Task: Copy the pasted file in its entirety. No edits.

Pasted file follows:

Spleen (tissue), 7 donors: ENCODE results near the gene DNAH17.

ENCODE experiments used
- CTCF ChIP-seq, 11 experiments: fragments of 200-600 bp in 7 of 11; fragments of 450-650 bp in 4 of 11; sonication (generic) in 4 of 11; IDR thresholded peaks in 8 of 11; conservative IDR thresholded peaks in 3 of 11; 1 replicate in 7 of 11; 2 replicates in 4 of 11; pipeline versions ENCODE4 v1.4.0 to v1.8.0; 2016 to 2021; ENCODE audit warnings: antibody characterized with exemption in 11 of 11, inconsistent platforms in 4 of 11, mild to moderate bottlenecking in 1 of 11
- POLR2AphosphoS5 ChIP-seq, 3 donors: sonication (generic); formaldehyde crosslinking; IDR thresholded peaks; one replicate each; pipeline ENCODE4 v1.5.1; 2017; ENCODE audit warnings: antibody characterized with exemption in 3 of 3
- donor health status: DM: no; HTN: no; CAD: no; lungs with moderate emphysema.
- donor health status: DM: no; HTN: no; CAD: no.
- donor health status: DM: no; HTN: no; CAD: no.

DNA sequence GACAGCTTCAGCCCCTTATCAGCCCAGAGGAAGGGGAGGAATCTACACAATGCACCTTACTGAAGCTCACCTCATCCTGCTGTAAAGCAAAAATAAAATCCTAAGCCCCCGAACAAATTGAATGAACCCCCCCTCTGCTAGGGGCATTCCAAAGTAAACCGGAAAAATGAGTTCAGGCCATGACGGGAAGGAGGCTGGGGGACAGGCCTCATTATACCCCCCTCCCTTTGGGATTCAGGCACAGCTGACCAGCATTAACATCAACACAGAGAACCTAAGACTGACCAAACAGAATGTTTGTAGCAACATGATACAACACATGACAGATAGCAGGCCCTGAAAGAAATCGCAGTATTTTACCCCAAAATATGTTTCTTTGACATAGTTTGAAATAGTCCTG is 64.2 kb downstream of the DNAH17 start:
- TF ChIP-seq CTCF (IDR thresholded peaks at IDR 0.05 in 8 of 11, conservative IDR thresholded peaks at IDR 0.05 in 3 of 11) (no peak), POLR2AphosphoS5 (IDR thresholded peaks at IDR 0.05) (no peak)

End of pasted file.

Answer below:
Spleen (tissue), 7 donors: ENCODE results near the gene DNAH17.

ENCODE experiments used
- CTCF ChIP-seq, 11 experiments: fragments of 200-600 bp in 7 of 11; fragments of 450-650 bp in 4 of 11; sonication (generic) in 4 of 11; IDR thresholded peaks in 8 of 11; conservative IDR thresholded peaks in 3 of 11; 1 replicate in 7 of 11; 2 replicates in 4 of 11; pipeline versions ENCODE4 v1.4.0 to v1.8.0; 2016 to 2021; ENCODE audit warnings: antibody characterized with exemption in 11 of 11, inconsistent platforms in 4 of 11, mild to moderate bottlenecking in 1 of 11
- POLR2AphosphoS5 ChIP-seq, 3 donors: sonication (generic); formaldehyde crosslinking; IDR thresholded peaks; one replicate each; pipeline ENCODE4 v1.5.1; 2017; ENCODE audit warnings: antibody characterized with exemption in 3 of 3
- donor health status: DM: no; HTN: no; CAD: no; lungs with moderate emphysema.
- donor health status: DM: no; HTN: no; CAD: no.
- donor health status: DM: no; HTN: no; CAD: no.

DNA sequence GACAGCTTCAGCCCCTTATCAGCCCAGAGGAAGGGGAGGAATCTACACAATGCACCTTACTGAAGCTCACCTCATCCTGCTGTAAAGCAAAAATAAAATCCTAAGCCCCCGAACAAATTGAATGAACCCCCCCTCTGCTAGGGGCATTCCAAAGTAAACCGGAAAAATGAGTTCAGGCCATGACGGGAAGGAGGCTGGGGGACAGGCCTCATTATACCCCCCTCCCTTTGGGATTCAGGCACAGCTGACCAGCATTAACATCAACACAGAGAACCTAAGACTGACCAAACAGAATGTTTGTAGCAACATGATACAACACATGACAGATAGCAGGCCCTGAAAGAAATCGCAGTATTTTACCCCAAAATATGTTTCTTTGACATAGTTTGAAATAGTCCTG is 64.2 kb downstream of the DNAH17 start:
- TF ChIP-seq CTCF (IDR thresholded peaks at IDR 0.05 in 8 of 11, conservative IDR thresholded peaks at IDR 0.05 in 3 of 11) (no peak), POLR2AphosphoS5 (IDR thresholded peaks at IDR 0.05) (no peak)